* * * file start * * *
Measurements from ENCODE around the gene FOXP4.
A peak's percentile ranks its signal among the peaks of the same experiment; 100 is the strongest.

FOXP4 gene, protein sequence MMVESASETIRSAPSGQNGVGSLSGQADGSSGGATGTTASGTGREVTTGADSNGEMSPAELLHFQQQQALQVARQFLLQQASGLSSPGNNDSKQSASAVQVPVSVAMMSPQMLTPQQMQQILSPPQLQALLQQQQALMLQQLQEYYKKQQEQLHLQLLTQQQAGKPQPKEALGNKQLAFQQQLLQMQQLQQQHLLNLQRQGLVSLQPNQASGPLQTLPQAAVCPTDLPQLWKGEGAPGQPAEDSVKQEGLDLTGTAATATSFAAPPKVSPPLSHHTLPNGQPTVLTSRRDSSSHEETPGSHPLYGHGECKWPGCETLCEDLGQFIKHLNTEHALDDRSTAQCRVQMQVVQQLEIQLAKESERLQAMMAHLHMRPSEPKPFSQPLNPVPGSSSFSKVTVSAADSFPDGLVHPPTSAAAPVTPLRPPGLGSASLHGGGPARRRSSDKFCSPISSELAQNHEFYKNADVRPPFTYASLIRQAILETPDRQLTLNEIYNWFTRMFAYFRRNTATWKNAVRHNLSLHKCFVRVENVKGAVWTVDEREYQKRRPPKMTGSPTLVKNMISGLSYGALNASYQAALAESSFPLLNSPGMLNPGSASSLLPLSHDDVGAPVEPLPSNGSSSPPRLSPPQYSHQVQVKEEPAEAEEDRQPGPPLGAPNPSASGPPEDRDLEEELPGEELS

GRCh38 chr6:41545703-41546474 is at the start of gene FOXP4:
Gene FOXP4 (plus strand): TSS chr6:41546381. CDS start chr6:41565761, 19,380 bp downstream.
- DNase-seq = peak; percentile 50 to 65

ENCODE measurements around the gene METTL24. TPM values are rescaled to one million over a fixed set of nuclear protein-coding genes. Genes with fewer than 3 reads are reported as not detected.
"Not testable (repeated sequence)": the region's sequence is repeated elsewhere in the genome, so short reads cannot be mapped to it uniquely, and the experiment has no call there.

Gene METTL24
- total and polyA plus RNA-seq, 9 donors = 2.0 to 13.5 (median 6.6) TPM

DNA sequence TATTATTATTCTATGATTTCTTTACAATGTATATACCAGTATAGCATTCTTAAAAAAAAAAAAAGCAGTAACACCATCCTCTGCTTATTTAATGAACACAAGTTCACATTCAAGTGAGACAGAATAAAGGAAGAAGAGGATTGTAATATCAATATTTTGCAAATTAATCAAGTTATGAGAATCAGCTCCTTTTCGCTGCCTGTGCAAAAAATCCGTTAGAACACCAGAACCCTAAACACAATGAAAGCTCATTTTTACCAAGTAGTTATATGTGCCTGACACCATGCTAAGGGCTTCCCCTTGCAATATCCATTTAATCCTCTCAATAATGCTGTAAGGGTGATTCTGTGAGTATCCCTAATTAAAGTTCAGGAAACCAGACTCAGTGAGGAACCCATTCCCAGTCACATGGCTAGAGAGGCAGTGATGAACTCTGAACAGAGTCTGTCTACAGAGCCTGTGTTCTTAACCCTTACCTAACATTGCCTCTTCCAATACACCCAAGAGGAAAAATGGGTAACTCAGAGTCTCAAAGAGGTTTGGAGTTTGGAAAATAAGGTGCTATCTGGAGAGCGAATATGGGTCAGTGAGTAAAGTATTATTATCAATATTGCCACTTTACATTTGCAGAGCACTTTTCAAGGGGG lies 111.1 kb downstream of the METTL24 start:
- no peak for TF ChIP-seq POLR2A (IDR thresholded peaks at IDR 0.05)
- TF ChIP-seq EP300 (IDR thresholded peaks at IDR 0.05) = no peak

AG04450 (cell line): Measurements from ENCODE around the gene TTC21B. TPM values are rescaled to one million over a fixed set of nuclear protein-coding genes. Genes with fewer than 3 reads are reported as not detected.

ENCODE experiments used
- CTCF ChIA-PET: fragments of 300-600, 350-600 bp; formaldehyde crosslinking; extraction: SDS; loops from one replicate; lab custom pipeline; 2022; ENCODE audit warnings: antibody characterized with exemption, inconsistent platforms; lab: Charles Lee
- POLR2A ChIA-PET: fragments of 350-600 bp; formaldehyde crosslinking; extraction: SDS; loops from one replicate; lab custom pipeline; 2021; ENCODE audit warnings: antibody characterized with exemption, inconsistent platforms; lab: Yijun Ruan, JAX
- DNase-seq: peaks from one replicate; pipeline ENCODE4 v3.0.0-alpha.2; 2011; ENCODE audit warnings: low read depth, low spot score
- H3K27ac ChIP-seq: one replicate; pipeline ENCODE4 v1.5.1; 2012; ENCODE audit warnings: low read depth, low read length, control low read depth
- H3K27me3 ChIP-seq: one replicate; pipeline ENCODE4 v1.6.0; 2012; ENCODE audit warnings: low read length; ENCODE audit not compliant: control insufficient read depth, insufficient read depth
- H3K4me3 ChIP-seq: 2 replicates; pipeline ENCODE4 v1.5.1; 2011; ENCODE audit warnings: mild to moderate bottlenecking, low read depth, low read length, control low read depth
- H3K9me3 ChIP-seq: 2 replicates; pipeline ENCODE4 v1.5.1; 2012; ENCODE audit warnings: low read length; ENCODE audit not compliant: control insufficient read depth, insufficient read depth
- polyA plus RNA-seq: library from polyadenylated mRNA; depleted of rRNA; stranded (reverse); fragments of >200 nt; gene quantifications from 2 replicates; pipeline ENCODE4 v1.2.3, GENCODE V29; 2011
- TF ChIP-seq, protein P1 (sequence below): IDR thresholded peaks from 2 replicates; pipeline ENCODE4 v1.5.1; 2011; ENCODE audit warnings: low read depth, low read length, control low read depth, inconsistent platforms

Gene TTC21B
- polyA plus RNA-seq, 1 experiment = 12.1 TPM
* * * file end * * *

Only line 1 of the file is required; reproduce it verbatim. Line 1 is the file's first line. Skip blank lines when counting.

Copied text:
Measurements from ENCODE around the gene FOXP4.